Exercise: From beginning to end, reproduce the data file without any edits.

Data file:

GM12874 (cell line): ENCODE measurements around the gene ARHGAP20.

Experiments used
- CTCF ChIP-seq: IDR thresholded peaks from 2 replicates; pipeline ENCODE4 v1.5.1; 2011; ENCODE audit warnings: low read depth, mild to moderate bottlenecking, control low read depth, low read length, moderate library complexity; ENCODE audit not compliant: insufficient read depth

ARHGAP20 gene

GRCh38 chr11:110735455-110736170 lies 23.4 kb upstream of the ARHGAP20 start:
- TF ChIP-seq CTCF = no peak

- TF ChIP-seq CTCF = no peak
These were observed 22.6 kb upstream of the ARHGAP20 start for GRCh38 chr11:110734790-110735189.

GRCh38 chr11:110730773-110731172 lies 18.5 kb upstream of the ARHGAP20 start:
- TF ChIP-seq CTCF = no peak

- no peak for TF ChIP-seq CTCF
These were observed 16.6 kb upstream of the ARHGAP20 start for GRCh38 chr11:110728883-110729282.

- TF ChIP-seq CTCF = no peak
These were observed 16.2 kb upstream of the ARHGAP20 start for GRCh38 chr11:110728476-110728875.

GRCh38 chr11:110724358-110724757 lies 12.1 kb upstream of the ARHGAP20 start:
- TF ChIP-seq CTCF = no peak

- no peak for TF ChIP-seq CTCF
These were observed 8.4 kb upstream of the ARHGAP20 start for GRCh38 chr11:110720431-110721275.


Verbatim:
GM12874 (cell line): ENCODE measurements around the gene ARHGAP20.

Experiments used
- CTCF ChIP-seq: IDR thresholded peaks from 2 replicates; pipeline ENCODE4 v1.5.1; 2011; ENCODE audit warnings: low read depth, mild to moderate bottlenecking, control low read depth, low read length, moderate library complexity; ENCODE audit not compliant: insufficient read depth

ARHGAP20 gene

GRCh38 chr11:110735455-110736170 lies 23.4 kb upstream of the ARHGAP20 start:
- TF ChIP-seq CTCF = no peak

- TF ChIP-seq CTCF = no peak
These were observed 22.6 kb upstream of the ARHGAP20 start for GRCh38 chr11:110734790-110735189.

GRCh38 chr11:110730773-110731172 lies 18.5 kb upstream of the ARHGAP20 start:
- TF ChIP-seq CTCF = no peak

- no peak for TF ChIP-seq CTCF
These were observed 16.6 kb upstream of the ARHGAP20 start for GRCh38 chr11:110728883-110729282.

- TF ChIP-seq CTCF = no peak
These were observed 16.2 kb upstream of the ARHGAP20 start for GRCh38 chr11:110728476-110728875.

GRCh38 chr11:110724358-110724757 lies 12.1 kb upstream of the ARHGAP20 start:
- TF ChIP-seq CTCF = no peak

- no peak for TF ChIP-seq CTCF
These were observed 8.4 kb upstream of the ARHGAP20 start for GRCh38 chr11:110720431-110721275.